They’re certainly still buying up your albums.
Things are just going super wonderful, man. Just to be here 20 years, and be on the charts and shit, it’s just dope, man. People predicted us dead years and years ago. Every time somebody acknowledges us they predict our death. You know what I’m saying? Talking about the band, saying “This is a phase or a stupid thing for the summer.” Our whole career people have looked at us as a novelty act. They figured we’d be gone, and we outlast everything.
A novelty act, like Gwar or Weird Al Yankovic?
Yeah, whatever. Something like that.
How do you respond when people say the band is dumb and evil?
I think that shit is great stuff. It has a place in music. It’s all entertainment. Some entertainment is just way more creative than other shit. Like, you know, you never hear groups like us hating on them, it’s just them hatin’ on us…
By “them” do you mean critics or other musicians?
Both. The mainstream. The masses. Every time. I don’t wanna sound like I’m bitchin’ because I’m not. I love where we’re at and what we have. We’re sittin’ so wonderful. Our career is in our hands. We’ve built it roots-deep. We’ll be here forever. And we can play Vegas. But the whole time it’s a fight to prove ourselves, and in reality we’ve been proving ourselves, we’ve been schooling it for so long. We got a wall full of plaques. We might be the most hated band in the world but we got mad love and it’s obvious.
Has having kids changed your perspective?
Oh yeah. The whole song “Miracles” is inspired from having kids, seeing everything be so amazing to them. Everything, even magnets, you know what I’m sayin’? That comes from seeing the kids playing with magnets and remembering finding them fascinating. All that cool-ass shit. Just having kids inspired a lot of music. I remember Shaggy (2 Dope, the other half of ICP) had kids before I did so he was ahead of me on a lot of that. (There were) things he wanted to do and say. I’d be arguing with him: “That’s not what we’re at!” And then two or three years later I’m in that state. That’s also where everybody’s essentially headed. Most people, if they don’t get it now, they’ll get it.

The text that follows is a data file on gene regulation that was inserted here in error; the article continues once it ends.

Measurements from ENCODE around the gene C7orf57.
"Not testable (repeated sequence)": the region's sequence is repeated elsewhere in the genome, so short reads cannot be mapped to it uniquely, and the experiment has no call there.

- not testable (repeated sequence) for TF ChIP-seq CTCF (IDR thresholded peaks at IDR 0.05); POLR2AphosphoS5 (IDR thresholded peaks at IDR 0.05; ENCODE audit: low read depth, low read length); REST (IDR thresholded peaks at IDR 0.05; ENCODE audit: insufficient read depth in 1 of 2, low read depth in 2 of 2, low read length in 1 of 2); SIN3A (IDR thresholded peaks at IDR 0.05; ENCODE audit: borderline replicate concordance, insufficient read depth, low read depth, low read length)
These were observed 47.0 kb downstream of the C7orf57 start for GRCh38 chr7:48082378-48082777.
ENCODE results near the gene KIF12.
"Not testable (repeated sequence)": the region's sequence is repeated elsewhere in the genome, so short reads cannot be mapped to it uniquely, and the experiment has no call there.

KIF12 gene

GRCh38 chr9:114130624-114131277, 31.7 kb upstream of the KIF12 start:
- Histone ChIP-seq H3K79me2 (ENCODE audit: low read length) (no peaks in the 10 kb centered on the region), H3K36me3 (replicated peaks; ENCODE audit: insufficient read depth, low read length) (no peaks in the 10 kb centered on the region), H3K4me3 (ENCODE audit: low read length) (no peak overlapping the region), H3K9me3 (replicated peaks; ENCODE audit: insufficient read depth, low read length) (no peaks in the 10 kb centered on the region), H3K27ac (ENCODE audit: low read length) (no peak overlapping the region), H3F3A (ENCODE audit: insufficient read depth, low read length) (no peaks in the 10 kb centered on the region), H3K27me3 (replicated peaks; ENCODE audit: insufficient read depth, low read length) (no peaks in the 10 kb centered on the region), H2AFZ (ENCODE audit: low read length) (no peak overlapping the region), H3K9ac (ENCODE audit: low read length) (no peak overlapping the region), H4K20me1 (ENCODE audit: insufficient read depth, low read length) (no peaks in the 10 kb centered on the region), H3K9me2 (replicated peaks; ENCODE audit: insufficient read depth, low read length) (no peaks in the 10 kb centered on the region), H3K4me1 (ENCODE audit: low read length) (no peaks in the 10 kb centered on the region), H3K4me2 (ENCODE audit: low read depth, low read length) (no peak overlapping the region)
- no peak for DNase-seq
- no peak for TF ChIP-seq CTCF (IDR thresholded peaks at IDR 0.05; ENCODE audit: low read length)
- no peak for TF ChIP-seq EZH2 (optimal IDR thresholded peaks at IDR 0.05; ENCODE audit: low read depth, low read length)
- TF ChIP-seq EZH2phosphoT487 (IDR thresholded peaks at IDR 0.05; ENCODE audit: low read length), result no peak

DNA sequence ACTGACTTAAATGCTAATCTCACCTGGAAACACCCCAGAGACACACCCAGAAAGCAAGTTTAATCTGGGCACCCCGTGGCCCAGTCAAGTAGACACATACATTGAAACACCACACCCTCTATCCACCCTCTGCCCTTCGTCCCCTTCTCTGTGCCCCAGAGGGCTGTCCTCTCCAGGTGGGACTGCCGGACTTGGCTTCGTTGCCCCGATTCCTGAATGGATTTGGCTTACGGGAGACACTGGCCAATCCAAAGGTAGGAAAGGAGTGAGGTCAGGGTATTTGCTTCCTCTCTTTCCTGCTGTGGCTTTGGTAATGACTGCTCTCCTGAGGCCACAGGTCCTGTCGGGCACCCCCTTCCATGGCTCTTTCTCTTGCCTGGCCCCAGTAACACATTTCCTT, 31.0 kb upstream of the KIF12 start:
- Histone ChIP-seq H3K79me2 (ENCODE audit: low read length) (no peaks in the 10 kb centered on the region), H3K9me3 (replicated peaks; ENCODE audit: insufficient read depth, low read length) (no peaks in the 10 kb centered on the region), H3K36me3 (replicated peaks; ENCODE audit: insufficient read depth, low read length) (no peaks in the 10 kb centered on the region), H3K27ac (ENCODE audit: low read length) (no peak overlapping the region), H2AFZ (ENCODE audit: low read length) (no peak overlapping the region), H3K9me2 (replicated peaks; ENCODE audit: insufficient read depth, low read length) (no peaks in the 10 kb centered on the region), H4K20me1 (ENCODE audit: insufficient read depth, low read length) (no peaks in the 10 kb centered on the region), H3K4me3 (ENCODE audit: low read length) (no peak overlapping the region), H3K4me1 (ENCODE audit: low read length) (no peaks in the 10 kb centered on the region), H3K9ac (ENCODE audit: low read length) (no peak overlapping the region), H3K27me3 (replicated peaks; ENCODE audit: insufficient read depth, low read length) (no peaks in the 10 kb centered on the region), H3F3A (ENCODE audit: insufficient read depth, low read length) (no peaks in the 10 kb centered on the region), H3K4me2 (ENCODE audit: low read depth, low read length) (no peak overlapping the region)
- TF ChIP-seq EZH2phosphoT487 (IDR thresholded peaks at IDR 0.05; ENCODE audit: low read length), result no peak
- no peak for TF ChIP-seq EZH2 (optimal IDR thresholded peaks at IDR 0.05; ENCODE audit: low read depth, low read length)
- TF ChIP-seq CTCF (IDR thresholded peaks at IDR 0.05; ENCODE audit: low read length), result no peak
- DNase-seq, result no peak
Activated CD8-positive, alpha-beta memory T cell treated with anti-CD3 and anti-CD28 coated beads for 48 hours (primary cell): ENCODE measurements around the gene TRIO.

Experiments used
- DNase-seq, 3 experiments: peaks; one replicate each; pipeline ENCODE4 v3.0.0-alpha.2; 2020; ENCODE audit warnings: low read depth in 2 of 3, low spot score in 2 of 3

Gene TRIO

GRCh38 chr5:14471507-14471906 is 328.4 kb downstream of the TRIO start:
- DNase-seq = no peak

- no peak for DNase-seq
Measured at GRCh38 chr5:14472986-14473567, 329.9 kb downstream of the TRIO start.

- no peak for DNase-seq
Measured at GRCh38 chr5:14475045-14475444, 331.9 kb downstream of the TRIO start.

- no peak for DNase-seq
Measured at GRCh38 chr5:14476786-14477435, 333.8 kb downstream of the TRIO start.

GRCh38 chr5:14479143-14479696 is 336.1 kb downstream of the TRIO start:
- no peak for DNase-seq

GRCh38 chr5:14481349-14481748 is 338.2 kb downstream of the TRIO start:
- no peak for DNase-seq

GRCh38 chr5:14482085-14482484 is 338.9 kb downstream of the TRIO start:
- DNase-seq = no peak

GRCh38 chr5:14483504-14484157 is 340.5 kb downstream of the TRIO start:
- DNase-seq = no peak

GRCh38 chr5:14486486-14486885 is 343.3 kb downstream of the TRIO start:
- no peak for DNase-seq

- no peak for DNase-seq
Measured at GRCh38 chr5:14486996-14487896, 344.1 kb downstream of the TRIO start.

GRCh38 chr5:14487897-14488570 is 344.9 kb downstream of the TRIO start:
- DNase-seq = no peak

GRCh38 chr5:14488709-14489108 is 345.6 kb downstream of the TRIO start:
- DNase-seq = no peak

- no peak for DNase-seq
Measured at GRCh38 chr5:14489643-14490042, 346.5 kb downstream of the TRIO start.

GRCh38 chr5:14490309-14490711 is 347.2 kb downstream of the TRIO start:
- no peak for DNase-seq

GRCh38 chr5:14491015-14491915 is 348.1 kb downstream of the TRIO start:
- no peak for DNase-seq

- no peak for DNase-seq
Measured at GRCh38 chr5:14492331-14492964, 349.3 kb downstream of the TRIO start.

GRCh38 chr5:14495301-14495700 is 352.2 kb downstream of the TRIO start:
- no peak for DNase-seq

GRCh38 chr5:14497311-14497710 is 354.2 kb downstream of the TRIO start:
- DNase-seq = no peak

How do you think your kids will respond to or feel about your music? There’s some pretty harsh stuff in there.
It’s so funny you asked me that. My son is becoming a Juggalo star. Violent JJ. He’s become Violent JJ. And my daughter Ruby. They’re on tour with us. I bring my family on tour.
How old are they?
JJ is five and Ruby is three. JJ comes out on stage most nights and he cries and cries until we paint him up, just like daddy, and he comes out on stage at the end of the last songs. I pull him on my shoulder and he squirts Faygo. I take him over to the big huge water gun and he sits on it and squirts the water gun all over the Juggolos. And we have wrestling during the day and he comes down to the ring with my friend. He’s five years old and you can get on the Internet now and see him doing wrestling spots, spots where he smacks the bad guy. He understands showmanship. He goes corner to corner, climbs up the rope and raises his arms like wrestlers do.
And your daughter?
She’s the opposite. She doesn’t want to be out there. All the costumes scare her. She’s 3 ½, but still it’s been a year now that JJ’s been coming out on stage with me and he’s a born showman and it just is incredible man. He comes to our rehearsals with us and he loves it.
Anything else you want to add?
We’re proud of our concerts and what goes into them because we feel like nobody can fuck with our live show. That’s where we shine. We’ll always have a whole new set, a whole new stage theme, and I’m proud, and that’s what you’re hearing right now.
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John Wenzel is the co-editor of Reverb, editor of the Get Real Denver blog and an A&E reporter for The Denver Post. His book “Mock Stars: Indie Comedy and the Dangerously Funny” was recently published by Speck Press. He also maintains a Twitter feed of random song titles.